Co-anchor Chris Matthews: "Keith, I am amazed why they don’t have more fun with the man who calls himself Dick Cheney. Why [not] more references? Why no, why don’t they talk about these villains, as they see them? Why don’t they talk about Bush, who they see as a villain."Co-anchor Keith Olbermann: "I know it works for me."—
SNBC live convention coverage, August 26.

Brian vs. the Glass Ceiling
"I assume she’s going to talk about that glass ceiling, i.e., a woman President of these United States, which begs the question as we listen to her tonight, if not her, who? And when?"—
Brian Williams previewing Hillary Clinton’s convention speech with NBC’s Chuck Todd, August 26 Nightly News.

Obama = "a Fiscal Conservative"
"Obama’s aides optimistically insist he will reduce it [the deficit], thanks to his tax increases on the affluent and his plan to wind down the Iraq war. Relative to McCain, whose promised spending cuts are extremely vague, Obama does indeed look like a fiscal conservative."—
Staff writer David Leonhardt in an August 24 New York Times Magazine article on Obama’s economic ideas.

Harry Hails "Legendary" Liberal
"Helen Thomas has been covering the White House for-ever, almost 50 years now. We’re going to talk to Rory Kennedy, director of a new documentary about the legendary journalist....Where she sits and what she does day after day after day, I’m not sure we value enough."—
CBS’s Harry Smith on The Early Show, August 14.

Admiring a "Profound" Attack
"What I liked about the performance by Barack Obama was this: He finally took on John McCain on the issue of our time, which is Russia, of course, and its invasion of Georgia. And he used the word ‘bluster’ twice. Now, there are a lot of neo-conservatives out there that just love the old black and white Manichaean Cold War feeling again. They’d like to get rid of color television, in fact. Let’s go back to the ‘50s and let’s fight with the Russians again....Here’s a guy, Barack Obama who’s not supposed to have a strong suit, in the area of foreign policy, calling it what it is: bluster. It’s just words, just sword-rattling, and he called it today. I thought that was profound."—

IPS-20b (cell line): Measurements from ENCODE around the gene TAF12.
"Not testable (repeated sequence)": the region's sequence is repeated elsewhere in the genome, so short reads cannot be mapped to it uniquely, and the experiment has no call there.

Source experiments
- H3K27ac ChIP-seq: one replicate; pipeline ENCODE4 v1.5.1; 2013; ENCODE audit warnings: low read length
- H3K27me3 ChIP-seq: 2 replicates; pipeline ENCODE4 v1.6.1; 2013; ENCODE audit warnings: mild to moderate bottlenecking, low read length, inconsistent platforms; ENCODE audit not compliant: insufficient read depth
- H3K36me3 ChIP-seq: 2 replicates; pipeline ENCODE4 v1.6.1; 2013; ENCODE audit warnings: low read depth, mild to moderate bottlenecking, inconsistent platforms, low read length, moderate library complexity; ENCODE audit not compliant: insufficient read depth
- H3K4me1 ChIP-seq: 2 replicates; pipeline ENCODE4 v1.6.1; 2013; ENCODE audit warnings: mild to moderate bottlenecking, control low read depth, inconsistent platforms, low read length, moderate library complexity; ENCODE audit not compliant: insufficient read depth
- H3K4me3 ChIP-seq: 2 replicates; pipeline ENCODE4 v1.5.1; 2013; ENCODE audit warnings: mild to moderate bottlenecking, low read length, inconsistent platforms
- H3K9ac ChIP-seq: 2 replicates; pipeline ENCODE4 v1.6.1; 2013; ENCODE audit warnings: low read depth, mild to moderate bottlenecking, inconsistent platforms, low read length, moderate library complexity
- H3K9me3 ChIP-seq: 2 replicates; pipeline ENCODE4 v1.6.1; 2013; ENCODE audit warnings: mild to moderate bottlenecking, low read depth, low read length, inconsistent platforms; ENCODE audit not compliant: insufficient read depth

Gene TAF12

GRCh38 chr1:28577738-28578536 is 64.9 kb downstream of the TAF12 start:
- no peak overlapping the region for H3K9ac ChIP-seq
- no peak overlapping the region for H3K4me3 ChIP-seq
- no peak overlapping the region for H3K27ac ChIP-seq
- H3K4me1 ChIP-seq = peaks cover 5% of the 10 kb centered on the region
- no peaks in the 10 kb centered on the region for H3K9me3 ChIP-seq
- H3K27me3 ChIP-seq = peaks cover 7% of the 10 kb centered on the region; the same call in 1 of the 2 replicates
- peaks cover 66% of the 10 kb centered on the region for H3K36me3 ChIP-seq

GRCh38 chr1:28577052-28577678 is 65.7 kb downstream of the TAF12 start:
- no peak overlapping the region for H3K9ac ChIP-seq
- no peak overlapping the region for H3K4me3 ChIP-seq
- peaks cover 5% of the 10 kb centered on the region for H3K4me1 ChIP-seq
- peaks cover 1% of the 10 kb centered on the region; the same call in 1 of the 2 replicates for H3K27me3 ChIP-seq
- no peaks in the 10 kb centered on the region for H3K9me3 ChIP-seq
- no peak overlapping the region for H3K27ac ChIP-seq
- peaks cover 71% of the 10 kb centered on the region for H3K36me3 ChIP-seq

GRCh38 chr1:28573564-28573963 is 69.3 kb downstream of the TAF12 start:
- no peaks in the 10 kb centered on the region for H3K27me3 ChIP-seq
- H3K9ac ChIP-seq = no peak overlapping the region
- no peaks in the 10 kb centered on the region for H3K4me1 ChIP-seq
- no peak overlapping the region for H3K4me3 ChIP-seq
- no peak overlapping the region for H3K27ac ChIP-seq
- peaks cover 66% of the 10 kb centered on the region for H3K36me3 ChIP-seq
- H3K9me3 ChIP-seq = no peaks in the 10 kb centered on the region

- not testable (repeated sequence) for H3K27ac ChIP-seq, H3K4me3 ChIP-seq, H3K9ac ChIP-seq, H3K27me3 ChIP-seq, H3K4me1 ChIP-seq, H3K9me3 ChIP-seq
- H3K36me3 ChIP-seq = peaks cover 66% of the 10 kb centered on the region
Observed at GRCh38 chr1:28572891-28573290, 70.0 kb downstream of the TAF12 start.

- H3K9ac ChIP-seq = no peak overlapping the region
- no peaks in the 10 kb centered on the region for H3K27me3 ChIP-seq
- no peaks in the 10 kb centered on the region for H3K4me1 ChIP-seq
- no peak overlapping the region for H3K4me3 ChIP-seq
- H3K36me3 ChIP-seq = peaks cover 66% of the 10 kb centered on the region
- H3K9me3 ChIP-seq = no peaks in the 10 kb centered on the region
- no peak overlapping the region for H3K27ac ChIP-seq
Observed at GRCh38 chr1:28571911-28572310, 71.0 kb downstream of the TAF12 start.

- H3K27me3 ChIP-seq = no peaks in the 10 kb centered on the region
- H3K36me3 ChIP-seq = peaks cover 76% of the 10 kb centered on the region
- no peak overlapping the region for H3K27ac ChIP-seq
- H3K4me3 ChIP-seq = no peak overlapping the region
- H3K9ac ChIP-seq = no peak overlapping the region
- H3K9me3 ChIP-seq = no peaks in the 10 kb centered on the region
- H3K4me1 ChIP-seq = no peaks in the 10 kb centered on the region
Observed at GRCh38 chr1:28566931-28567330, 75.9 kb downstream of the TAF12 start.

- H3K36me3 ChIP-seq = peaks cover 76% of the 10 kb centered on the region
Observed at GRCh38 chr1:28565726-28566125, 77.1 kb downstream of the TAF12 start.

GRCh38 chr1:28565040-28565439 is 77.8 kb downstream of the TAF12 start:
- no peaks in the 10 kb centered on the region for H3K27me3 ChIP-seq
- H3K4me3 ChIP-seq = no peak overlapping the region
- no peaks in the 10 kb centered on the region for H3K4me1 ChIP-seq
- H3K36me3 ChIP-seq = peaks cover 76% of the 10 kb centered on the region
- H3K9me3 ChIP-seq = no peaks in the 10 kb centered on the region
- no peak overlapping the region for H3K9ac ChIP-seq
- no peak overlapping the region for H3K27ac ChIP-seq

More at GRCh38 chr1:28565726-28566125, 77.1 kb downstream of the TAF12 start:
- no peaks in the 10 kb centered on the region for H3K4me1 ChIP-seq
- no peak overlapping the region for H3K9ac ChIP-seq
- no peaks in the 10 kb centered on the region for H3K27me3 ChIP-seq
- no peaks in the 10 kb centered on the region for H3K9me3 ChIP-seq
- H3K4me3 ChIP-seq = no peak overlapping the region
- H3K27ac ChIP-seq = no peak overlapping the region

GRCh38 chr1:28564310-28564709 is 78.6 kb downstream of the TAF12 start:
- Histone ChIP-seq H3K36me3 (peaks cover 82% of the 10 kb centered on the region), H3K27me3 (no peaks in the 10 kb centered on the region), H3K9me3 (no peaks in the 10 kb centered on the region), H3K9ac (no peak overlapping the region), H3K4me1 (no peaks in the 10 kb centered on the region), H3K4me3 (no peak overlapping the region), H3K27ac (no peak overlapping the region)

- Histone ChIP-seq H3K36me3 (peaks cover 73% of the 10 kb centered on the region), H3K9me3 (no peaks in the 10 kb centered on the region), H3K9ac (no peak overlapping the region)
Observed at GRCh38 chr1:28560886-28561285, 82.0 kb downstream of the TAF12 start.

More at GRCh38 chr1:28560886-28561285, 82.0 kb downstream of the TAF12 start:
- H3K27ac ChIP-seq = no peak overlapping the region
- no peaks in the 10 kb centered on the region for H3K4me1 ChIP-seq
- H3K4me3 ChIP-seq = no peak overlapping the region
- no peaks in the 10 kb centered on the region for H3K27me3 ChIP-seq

MSNBC’s Chris Matthews anchoring live coverage of Barack Obama’s introduction of Joe Biden as his running mate, August 23.

"Tired of Being Called a Traitor"
"The Republican Party is corrupt through and through.... They’re too adept at thievery, at moving the Constitution into places it never meant to go. I think that they have an extraordinary ability to divide rather than unite. And I think that I am tired of being called a traitor because I like my flag and I like and I support the troops."—
Actor Richard Dreyfuss on MSNBC News Live, August 27.

Mocking Obama’s Media Groupies
"I think there is a problem, though, with the media gushing over him [Barack Obama] too much. I don’t think he thinks that he’s all that, but the media does. I mean, the coverage after, that I was watching, from MSNBC, I mean these guys were ready to have sex with him."—
HBO’s Bill Maher on Real Time, August 29.


Tuesday, August 12, 2008

Obama versus Obama - 31 Flips and counting

31 Major Flip Flopps -
reason for serious concern

The Surge: "It's fascinating to watch Barack Obama change his opinions on the U.S. troop surge in Iraq... Here's a combo -- a Los Angeles Times report on deletions of Obama's previous anti-surge position on his Web site plus a YouTube video showing his flip-flops on the issue."